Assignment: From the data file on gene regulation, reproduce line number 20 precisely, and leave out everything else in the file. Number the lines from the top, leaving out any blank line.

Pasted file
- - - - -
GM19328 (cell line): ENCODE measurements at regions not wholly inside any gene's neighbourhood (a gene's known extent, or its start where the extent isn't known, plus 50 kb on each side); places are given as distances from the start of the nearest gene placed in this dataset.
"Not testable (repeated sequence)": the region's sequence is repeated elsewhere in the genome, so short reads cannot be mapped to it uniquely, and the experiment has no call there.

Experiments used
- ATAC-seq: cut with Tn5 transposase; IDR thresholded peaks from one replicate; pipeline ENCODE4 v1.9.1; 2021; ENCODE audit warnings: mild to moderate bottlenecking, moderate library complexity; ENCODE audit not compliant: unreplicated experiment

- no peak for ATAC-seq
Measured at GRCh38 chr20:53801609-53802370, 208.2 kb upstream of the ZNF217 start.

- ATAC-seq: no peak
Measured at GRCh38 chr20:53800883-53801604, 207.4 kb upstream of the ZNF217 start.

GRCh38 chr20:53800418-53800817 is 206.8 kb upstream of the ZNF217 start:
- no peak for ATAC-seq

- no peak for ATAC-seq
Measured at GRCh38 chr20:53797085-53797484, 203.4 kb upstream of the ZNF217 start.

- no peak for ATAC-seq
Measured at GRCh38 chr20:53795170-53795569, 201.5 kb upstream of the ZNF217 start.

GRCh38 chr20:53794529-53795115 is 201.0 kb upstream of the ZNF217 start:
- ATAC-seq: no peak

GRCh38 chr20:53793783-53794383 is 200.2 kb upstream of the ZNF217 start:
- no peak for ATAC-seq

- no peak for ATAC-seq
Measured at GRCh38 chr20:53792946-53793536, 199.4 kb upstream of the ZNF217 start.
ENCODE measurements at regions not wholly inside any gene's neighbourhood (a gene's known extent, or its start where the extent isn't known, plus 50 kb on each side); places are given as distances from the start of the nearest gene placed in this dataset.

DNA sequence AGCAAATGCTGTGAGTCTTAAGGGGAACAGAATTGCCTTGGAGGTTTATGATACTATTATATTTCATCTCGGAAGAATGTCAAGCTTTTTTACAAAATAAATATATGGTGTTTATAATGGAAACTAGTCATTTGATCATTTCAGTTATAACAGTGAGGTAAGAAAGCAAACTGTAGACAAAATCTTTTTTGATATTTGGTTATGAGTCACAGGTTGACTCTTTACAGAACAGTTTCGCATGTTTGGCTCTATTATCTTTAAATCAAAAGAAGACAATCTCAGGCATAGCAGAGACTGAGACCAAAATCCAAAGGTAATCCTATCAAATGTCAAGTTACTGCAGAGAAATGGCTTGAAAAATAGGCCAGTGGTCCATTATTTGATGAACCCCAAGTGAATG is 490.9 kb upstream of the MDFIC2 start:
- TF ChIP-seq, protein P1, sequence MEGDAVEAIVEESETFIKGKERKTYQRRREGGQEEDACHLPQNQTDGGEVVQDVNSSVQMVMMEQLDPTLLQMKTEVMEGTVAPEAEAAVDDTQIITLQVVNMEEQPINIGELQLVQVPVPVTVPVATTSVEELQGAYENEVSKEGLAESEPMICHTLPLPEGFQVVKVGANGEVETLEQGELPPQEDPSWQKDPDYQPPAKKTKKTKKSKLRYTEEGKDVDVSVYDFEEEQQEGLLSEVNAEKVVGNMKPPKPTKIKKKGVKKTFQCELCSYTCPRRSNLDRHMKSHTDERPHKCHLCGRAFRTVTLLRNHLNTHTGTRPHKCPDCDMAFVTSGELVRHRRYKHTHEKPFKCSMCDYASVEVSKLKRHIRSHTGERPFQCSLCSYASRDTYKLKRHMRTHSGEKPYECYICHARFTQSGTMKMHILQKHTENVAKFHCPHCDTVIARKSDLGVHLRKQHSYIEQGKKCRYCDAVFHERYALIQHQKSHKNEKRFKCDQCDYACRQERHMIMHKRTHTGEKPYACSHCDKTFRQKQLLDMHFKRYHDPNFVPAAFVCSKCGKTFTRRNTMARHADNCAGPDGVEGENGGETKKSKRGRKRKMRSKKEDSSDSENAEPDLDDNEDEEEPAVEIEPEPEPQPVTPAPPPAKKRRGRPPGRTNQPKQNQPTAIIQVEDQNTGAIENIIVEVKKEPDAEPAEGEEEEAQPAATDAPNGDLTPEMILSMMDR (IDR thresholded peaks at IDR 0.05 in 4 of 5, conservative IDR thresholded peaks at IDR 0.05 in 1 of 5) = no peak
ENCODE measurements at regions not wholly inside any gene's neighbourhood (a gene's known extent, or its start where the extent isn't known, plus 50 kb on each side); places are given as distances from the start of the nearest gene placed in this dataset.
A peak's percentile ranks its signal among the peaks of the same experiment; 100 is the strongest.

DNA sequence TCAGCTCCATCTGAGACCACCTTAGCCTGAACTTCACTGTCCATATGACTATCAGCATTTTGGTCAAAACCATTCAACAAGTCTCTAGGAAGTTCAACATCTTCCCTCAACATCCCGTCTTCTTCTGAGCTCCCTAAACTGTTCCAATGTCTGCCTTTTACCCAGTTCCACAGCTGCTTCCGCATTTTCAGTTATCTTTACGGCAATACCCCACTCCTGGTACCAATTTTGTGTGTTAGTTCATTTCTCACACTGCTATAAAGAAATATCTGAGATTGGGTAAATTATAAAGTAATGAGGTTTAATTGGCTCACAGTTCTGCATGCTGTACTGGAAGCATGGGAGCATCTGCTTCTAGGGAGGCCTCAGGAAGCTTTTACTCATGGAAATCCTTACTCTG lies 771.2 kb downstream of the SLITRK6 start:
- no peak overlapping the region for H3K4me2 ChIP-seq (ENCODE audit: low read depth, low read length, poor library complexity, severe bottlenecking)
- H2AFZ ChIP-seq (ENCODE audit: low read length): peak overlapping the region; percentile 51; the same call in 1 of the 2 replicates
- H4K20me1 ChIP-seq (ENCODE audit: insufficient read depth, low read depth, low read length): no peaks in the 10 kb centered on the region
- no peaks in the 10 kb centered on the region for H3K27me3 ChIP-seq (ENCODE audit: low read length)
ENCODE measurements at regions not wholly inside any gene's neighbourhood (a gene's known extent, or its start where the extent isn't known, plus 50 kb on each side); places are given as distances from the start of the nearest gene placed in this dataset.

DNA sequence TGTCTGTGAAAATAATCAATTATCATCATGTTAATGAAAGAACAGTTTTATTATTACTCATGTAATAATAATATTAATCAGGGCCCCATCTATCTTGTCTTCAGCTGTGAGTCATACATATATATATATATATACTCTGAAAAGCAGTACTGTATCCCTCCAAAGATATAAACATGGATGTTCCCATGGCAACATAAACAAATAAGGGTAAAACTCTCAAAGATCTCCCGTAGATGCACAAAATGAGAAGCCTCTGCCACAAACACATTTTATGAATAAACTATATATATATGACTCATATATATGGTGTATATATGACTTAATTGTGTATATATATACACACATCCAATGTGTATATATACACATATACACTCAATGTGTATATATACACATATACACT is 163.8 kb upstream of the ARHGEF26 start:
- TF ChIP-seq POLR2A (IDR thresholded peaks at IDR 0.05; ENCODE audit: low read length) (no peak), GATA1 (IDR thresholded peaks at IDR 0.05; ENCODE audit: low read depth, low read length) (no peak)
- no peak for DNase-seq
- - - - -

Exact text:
Measured at GRCh38 chr20:53792946-53793536, 199.4 kb upstream of the ZNF217 start.